Dream Team opens with 'wake-up call'

August 05, 1994|By Frank Lawlor | Frank Lawlor,Knight-Ridder News Service

HAMILTON, Ontario -- Well, no, it wasn't quite deja vu.

Tip-off didn't bring a supernova's worth of camera flashes and the whine of countless rewind mechanisms. The other team's players didn't gape at their heroes in red, white and blue. Heck, there were 5,000 no-shows.

And while Dream Team II won its 1994 World Championships opener last night, 115-100, over Spain, it was hardly the walkover that was expected.

The Spaniards actually took a first-half lead after having trailed by double digits. Although that edge lasted mere seconds, more than one American took notice.

"It was a good wake-up call," said Dream Team guard Reggie Miller. "A lot of these teams have pride just like we do. They're not going to bow down."

Miller finished with 20 points, one fewer than team leader Joe Dumars. Spain had the game's top scorer, swingman Jordi Villacampa, who scored half of his 28 points from the foul line.

Spain was still within 59-54 early in the second half. Then the United States began a 19-1 run that featured five three-point shots, three by Dumars and two by Miller. Shaquille O'Neal, who had been hampered by early foul trouble, filled in the rest of the blanks and Dream Team II had a comfortable lead.

Still, "comfort" wasn't exactly the watchword after the game.

"We can't expect to walk out and beat everybody by 30 points just because we have USA on our jerseys," said guard Dan Majerle, who scored 11 points.

Point guard Mark Price put the best spin on it.

"It might be better than if we had won by 40," he said. "Now, we can't go into the rest of the tournament thinking it's a cakewalk."

In the context of these World Championships, the United States' first-half struggles were conspicuous. The Spanish are hardly medal favorites here. They finished 10th at this tournament in 1990 and eighth at the 1992 Olympics in Barcelona, Spain. Their best finish at the World Championships was fourth in 1982, the only year they ever beat the United States.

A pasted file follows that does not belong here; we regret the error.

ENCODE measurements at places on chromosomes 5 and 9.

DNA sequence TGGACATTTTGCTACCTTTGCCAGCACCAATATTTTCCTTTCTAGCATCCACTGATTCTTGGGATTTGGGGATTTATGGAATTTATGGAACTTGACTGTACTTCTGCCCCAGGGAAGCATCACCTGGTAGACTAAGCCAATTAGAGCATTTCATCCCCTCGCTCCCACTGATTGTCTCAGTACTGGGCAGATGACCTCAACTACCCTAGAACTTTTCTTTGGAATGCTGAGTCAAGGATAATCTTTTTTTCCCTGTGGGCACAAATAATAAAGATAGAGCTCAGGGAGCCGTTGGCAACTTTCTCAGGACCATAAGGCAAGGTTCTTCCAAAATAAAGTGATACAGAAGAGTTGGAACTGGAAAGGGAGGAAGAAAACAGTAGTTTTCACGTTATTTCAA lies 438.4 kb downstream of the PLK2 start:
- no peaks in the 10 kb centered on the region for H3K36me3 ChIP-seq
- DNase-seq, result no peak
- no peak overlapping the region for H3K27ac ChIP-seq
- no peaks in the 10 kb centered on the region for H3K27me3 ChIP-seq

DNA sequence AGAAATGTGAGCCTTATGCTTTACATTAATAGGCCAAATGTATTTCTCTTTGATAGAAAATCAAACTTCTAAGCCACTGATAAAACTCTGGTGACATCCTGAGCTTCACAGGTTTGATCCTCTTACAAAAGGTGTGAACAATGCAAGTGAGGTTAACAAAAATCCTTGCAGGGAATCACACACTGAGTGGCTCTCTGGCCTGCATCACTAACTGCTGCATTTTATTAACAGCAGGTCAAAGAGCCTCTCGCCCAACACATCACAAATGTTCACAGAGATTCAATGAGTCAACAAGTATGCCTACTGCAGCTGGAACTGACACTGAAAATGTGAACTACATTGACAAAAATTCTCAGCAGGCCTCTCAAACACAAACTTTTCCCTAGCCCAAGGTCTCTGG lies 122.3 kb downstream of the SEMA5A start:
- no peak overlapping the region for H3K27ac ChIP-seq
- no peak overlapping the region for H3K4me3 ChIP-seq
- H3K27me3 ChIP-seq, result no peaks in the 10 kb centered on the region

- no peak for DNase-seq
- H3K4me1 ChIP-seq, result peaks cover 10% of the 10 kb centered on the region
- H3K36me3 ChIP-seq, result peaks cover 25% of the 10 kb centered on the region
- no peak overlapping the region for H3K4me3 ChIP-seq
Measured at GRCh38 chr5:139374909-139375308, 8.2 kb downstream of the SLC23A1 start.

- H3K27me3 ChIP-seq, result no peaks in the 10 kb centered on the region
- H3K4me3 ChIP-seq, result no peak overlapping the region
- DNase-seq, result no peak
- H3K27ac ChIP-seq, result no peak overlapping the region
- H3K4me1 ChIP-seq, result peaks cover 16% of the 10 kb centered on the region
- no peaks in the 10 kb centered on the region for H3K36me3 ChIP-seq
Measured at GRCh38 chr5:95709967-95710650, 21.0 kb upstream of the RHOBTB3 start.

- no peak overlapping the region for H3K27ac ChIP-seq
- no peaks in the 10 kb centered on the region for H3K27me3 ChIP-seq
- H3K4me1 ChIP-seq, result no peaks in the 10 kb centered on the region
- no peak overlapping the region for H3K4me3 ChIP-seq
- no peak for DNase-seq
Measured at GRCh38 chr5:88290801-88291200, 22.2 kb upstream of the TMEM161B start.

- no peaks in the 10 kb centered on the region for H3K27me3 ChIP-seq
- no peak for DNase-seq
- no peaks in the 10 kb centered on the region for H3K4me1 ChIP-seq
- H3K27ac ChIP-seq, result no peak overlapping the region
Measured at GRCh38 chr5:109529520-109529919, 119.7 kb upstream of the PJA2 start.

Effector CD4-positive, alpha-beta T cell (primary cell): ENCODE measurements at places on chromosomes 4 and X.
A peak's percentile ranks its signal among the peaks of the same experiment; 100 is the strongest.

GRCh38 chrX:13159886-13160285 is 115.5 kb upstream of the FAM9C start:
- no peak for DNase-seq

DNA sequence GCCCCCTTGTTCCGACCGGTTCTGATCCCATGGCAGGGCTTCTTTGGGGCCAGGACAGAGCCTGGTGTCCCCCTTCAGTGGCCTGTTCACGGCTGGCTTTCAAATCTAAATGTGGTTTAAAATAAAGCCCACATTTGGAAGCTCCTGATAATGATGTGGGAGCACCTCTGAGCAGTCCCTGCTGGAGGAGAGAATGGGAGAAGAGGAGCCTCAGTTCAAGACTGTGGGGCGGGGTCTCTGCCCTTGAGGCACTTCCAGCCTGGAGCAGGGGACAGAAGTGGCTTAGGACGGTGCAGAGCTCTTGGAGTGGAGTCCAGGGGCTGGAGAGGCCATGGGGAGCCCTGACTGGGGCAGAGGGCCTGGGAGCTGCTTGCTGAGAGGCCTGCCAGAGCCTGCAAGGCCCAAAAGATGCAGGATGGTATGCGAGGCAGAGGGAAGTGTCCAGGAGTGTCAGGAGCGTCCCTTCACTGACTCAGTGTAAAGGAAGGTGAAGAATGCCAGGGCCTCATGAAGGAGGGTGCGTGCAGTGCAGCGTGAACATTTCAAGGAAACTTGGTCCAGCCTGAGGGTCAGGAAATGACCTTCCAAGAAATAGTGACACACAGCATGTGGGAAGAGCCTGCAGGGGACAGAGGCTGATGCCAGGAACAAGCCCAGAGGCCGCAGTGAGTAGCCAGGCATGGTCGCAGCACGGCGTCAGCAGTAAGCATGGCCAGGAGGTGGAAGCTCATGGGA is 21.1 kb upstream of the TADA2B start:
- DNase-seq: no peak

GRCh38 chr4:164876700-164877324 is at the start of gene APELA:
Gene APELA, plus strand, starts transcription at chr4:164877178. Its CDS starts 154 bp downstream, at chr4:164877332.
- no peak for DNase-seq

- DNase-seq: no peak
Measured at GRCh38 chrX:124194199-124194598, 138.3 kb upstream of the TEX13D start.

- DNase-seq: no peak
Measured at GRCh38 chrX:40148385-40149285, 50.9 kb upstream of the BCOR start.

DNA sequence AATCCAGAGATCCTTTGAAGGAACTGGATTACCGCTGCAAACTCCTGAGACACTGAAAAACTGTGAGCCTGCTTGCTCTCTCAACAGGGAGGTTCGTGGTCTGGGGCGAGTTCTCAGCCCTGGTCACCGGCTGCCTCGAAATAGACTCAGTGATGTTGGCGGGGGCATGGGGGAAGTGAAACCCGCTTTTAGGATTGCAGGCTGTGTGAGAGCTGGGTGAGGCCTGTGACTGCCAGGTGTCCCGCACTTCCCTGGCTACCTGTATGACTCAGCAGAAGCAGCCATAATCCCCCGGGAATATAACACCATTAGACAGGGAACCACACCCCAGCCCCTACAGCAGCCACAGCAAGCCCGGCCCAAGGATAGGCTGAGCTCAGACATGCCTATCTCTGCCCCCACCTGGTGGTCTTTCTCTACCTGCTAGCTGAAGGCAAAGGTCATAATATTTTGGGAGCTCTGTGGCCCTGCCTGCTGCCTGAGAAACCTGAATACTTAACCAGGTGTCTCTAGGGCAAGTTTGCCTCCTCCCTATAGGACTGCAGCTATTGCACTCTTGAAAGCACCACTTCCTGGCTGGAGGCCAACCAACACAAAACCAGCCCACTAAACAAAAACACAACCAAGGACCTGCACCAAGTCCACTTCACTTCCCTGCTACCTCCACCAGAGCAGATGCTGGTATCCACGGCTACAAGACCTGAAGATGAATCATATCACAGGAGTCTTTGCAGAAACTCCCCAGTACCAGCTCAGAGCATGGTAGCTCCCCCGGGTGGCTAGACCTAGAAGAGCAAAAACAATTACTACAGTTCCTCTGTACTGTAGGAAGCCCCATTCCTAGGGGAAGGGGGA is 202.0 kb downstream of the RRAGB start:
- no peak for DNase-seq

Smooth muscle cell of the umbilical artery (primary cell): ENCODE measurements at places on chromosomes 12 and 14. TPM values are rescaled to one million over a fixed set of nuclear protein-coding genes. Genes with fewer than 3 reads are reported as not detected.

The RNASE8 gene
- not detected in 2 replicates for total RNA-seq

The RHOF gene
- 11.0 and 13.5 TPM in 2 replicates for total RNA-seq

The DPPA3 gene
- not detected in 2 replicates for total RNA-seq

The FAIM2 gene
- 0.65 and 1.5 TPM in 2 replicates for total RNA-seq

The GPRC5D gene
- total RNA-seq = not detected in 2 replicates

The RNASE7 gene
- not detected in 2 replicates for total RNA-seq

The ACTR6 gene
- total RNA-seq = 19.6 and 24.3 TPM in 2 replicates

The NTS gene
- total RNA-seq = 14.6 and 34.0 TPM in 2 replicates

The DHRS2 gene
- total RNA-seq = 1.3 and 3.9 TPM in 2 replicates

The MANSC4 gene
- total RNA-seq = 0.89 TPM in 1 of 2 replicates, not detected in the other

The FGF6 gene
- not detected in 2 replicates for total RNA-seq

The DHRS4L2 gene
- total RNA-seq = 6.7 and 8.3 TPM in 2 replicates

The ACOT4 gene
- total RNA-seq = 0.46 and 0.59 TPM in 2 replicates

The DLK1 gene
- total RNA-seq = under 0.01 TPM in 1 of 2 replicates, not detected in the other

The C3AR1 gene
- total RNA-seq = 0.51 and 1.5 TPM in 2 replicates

So last night, the Spaniards worked the only angle they could, spreading the floor and taking three-pointers until they stopped falling. Their 7-foot center, Ferran Martinez, hit two of them and scored 10 points in 20 minutes in the first half. His counterpart, O'Neal, played only nine minutes before picking up three fouls, two below the international limit.

The United States spent the first half, and the game, living on its outside shooting. Dumars led the halftime scorers with 12 points, and Miller and point guard Kevin Johnson scored 10 each.

The run early in the second half saved the United States from some late-game hot water, but it had less to do with scoring than defense, which had been lacking in the first half. Indeed, Spain became just the fifth team to score 100 points or more against the United States in 98 World Championships games. (The 100 points were 15 more than anybody scored against Dream Team I.) Spain managed to turn the ball over four fewer times by game's end.

"We can outscore anybody, but it's all about defense for me," said Miller. "We've just got to force more turnovers. Who cares about scoring?"

Of course, everybody seems to. Because this Dream Team is considered a shoo-in for the gold medal, all the attention will be paid to its winning margins. The mark of comparison will be the 43.7 points per game by which Dream Team I won its gold in the Olympics.

But that Dream Team trained in Monaco, this one in Chicago. That team made its debut in Barcelona, this one in a place called Copps Coliseum, an hour's drive from Toronto.

That one dominated so thoroughly as to inspire awe.

This one hasn't. Yet.

"We're a better team than that," said center Alonzo Mourning, who fouled out late in the game, "and we're going to prove it as the days progress."

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